Basics of 3D Printing
Most of us know all about 2 dimensional (2D) printing on a printer which only involved the front and the back of the page, in 3 dimensional (3D) printing the additional dimension is volume. A 3D printer offers you the chance to print 3 dimensional objects like a cup or a doll. Beanz, the magazine for kids, code and computer science, shares some basics about 3D printing:
- objects are created by adding or depositing layers of material
- the computer file with details about your model must be converted into slices the printer will create layer by layer
- printing a 3D object may take hours or even days
- the price of a 3D object is dependent upon the materials needed to print it
Some common 3D glossary terms:
3D — having three dimensions: length (width), depth, and height.
- ABS — Acrylonitrile butadiene styrene (ABS) is one type of thermoplastic used in 3D printing. It becomes soft and pliable when heated. See PLA.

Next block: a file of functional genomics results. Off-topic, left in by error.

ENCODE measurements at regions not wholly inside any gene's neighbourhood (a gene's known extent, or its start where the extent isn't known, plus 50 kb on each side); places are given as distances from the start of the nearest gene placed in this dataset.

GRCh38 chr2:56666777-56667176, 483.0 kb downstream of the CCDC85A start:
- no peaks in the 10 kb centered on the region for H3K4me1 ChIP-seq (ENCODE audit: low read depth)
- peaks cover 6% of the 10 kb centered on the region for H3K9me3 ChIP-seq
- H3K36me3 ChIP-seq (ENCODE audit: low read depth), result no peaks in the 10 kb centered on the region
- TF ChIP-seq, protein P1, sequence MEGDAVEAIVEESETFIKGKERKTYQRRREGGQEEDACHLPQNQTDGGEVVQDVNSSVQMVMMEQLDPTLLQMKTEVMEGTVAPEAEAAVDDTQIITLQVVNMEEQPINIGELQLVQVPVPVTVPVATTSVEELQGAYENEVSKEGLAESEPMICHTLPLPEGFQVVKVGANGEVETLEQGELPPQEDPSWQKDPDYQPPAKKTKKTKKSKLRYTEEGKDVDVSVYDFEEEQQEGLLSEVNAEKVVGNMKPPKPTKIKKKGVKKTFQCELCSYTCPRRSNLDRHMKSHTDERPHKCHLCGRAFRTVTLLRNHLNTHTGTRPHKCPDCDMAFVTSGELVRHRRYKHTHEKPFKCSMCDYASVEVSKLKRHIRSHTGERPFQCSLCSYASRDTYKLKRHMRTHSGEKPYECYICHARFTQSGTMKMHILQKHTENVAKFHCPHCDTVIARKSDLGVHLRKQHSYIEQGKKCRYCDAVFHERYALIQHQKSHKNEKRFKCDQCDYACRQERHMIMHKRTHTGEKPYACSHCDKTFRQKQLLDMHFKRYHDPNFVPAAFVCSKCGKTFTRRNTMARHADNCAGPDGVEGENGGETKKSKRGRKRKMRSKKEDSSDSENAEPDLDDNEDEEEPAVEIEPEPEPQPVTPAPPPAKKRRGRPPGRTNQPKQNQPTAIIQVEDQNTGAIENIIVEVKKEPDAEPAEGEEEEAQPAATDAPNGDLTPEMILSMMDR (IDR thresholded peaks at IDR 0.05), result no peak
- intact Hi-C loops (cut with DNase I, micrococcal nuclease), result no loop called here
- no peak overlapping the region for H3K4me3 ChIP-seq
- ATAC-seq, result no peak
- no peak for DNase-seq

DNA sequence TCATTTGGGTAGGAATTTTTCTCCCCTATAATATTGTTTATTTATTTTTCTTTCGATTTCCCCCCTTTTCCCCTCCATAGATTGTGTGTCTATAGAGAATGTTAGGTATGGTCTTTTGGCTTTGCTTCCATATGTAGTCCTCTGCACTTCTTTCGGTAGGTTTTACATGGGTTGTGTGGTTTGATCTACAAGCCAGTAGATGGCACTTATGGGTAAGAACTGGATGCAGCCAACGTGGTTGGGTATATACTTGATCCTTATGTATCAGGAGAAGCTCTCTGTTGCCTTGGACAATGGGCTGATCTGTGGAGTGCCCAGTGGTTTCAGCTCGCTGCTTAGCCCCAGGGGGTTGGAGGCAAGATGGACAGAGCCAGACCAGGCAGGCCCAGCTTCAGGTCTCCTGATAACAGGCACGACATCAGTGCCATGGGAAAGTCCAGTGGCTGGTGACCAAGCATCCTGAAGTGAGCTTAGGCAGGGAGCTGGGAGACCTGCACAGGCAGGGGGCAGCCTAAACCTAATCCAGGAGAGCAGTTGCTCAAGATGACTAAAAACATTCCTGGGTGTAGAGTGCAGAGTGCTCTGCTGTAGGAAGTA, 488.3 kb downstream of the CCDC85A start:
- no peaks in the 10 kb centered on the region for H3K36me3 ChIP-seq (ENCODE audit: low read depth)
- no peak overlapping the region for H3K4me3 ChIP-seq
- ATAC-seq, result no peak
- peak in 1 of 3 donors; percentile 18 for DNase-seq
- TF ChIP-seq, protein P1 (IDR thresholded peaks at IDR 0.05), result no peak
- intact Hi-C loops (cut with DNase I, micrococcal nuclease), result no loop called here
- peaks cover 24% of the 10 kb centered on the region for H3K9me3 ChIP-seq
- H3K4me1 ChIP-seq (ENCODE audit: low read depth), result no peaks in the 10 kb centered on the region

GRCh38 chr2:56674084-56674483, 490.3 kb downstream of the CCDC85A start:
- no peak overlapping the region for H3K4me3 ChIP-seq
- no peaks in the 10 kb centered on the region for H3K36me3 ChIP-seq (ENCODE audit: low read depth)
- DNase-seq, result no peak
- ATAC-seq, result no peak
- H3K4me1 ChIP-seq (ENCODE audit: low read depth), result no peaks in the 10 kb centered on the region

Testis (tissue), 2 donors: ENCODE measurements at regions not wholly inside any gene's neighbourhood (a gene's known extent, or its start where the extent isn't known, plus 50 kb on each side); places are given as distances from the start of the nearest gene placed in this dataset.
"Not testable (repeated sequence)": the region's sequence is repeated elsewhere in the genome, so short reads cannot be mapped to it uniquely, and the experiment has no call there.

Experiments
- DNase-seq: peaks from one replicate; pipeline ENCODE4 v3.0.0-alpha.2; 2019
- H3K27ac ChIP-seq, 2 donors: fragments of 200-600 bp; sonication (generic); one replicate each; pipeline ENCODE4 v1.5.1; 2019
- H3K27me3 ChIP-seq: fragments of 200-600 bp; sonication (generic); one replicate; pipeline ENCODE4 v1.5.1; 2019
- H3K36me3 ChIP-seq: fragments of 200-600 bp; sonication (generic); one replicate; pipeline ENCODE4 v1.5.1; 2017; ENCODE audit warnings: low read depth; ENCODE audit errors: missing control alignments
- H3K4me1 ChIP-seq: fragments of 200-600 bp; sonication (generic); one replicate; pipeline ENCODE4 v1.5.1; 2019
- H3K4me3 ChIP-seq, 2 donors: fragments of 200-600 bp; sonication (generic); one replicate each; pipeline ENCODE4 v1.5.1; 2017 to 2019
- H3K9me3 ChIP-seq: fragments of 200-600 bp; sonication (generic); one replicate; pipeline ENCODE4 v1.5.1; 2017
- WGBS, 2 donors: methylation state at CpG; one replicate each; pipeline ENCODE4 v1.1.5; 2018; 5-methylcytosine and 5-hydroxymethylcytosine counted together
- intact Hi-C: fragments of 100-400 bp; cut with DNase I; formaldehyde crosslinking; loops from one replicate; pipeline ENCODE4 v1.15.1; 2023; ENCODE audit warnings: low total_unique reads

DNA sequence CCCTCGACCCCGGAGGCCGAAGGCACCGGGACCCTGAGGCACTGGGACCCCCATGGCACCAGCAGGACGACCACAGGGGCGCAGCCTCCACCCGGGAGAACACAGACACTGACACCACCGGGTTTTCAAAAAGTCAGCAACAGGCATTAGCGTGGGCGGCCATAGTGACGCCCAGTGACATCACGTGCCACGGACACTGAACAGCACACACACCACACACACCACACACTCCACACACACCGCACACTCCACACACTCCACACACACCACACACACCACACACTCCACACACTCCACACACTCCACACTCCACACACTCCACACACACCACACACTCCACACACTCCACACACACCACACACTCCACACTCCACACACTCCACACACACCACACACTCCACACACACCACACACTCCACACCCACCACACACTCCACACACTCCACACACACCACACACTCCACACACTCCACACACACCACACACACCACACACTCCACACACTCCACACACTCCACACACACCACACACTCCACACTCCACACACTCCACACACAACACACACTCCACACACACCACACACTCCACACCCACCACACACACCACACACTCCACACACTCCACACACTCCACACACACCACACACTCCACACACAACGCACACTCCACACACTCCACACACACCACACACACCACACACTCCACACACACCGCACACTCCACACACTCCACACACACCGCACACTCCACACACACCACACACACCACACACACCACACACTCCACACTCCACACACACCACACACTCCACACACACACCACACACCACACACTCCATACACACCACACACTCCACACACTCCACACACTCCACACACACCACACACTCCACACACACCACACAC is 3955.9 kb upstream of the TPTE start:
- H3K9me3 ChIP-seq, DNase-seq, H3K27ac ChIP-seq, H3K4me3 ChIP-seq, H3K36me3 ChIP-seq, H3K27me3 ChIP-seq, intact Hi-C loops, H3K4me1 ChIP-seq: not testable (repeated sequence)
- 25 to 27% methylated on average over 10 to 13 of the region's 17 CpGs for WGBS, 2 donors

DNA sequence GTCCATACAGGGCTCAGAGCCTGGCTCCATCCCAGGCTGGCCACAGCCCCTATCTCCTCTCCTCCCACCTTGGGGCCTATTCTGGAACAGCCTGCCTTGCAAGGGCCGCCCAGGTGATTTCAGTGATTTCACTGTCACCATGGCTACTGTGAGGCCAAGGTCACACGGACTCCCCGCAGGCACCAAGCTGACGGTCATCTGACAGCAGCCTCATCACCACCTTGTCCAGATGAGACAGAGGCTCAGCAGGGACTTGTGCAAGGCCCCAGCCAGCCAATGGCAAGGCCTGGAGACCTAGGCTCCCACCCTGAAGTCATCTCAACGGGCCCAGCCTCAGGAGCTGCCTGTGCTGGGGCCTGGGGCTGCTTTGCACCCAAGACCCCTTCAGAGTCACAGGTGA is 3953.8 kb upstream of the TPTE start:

- Additive — In 3D printing, the process of building an object by adding layer upon layer.
- Build Platform — In non-resin 3D printing, the flat level surface used as a base to create a three-dimensional object. Resin 3D printing uses a tank filled with resin instead of a build platform.
- Build Volume — The maximum length, depth, and height a 3D printer can use to build an object. Also called Print Volume.
- CAD — Computer-Aided Design (CAD) software is used to create complete models, usually buildings, structures, and mechanical parts. CAD models are more precise than other types of models. CAD models also use NURBs to define curved edges. Polygon modeling and sculpture modeling software also are used to create 3D models for printing.
3D printing will open a whole new world for consumers. It’s a great time to have your children learn the basics.
For full article: What is 3D printing?
For more information about the S.T.E.A.M. Camp at Purchase, or to enroll, visit our S.T.E.A.M. camp today.
Image Credit: Future Stars Camps